Last week, students’ social media blew up regarding a possible sex trafficking scheme that occurred on campus, but University Police later said these claims were unsubstantiated.

The posts detailed encounters involving two women approaching students to talk about God. After asking them to join a bible study, the women asked for the students’ contact information.

University police were alerted of the issue and, after speaking with the women and the students who were approached, found it was not linked to any criminal activity.

“None of the complainants reported or described any criminal conduct that could be attributed to the women,” University Police Chief Jim Duckham said.

Instead, the women were part of the World Mission Society Church of God, which began in South Korea over 50 years ago. Members of the church believe in both God the Father — the creator of heavens and Earth —  and God the Mother — the giver of life — as well as the second coming of Christ. The organization has thousands of churches all over the world.

Chris Moulton, who has been a member of the World Mission Society Church of God since 2008, said these allegations are false. Moulton said members typically go to college campuses to talk to students.

The organization has received allegations like this from other universities including the University of Mississippi, University of Tennessee at Chattanooga and Kennesaw State University. Moulton said allegations like these have affected witnessing efforts throughout the country.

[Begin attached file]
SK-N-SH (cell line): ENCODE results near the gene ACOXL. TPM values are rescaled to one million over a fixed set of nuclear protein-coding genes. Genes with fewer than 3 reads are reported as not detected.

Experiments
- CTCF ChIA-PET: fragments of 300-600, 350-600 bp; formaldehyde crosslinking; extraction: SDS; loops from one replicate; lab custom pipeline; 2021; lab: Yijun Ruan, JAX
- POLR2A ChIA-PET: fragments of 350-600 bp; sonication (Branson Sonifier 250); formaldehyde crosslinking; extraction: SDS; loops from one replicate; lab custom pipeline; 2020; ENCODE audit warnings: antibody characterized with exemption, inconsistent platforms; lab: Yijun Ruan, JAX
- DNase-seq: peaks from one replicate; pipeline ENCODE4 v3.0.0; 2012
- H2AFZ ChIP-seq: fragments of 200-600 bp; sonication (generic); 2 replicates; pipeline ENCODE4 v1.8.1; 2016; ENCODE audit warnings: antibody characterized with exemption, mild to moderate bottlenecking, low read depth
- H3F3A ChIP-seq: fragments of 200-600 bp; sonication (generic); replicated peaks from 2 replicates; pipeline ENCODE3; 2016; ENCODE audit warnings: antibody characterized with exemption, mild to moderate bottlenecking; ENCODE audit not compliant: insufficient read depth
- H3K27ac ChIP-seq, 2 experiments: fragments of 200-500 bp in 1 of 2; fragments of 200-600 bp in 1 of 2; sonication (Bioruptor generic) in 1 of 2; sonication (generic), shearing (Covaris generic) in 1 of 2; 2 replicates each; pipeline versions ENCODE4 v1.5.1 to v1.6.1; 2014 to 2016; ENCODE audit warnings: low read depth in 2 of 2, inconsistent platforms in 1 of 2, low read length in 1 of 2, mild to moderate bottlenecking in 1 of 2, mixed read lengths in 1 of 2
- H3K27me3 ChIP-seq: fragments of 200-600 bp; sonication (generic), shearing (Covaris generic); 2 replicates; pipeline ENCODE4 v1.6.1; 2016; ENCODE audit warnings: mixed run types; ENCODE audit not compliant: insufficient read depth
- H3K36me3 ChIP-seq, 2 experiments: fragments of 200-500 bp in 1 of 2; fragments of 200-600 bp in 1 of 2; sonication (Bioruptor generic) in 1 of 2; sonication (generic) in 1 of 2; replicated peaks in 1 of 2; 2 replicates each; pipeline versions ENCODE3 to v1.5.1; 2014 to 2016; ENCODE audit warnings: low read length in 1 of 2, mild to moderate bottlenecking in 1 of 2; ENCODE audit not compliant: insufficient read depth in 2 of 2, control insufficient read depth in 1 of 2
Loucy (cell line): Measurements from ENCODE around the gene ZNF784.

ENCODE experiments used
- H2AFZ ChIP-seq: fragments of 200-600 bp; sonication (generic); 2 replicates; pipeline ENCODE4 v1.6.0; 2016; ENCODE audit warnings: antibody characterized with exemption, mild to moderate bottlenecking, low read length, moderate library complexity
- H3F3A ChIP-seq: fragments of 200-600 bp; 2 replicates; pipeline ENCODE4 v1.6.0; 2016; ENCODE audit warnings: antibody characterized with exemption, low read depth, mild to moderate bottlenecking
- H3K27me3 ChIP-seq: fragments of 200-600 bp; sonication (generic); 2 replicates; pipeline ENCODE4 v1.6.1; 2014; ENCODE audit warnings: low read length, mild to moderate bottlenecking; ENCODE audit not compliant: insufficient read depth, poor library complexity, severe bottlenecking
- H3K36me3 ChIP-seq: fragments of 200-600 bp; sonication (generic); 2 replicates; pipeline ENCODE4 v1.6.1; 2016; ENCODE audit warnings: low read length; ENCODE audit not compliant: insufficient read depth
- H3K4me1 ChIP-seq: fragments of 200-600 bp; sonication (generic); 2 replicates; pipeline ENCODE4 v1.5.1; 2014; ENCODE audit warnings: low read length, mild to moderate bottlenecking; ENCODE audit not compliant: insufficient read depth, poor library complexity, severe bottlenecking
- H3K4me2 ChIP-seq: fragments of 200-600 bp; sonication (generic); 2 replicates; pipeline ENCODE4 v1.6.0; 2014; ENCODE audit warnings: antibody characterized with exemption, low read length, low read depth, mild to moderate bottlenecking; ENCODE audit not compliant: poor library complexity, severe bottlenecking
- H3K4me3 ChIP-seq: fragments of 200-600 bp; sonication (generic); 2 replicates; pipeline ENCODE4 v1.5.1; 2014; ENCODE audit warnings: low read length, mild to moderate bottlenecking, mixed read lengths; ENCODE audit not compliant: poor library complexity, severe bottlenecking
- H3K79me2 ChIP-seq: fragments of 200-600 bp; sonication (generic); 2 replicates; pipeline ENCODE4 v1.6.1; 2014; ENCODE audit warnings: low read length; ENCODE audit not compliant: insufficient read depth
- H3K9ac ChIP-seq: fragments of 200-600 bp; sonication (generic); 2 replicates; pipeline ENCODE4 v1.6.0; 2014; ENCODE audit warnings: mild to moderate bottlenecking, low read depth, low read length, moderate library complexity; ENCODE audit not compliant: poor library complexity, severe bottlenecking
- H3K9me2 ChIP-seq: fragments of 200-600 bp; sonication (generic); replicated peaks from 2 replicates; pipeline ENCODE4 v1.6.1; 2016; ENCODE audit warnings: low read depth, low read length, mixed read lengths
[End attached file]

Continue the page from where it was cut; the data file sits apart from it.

“I was very surprised to hear that there was allegations like that,” Moulton said. “We are in no way, shape or form associated with any type of trafficking.”

Moulton said he isn’t sure where these allegations of human trafficking originated, but said they may have come from someone who is trying to defame the organization. 

In the United States, the freedom of religion allows individuals to approach others regarding their religion, whether it’s going door to door or approaching someone on the street.

Moulton said despite this scenario, the church wants to eventually establish a student group at Ball State.

According to statistics from the National Human Trafficking Hotline, there have been a total of 547 victims in Indiana with a high level of indication of human trafficking since 2007. In 2017, 50 human trafficking cases were reported in Indiana, with 39 of those cases relating to sex trafficking.

Statistics also said that the top venues or industries for sex trafficking within those 39 cases were hotels/motels, illicit massage or spa business, truck stops, residence-based commercial sex and escort services.

Indicators of human trafficking could include a person who shows signs of physical and mental abuse, dramatic change, being denied food, water, sleep, not having a stable living situation, little freedom and exhibiting fear and submissiveness, according to the Department of Homeland Security.

Homeland Security also provides several resources regarding human trafficking including documents, awareness training and awareness videos.

Duckham said that he is not aware of any other reports of sex trafficking made to UPD.

To report human trafficking, students should call the National Human Trafficking Hotline at 1-888-373-7888. The hotline can also be contacted by text at 233733 or through an online live chat.

Contact Andrew Harp with comments at or on Twitter at @adharp24.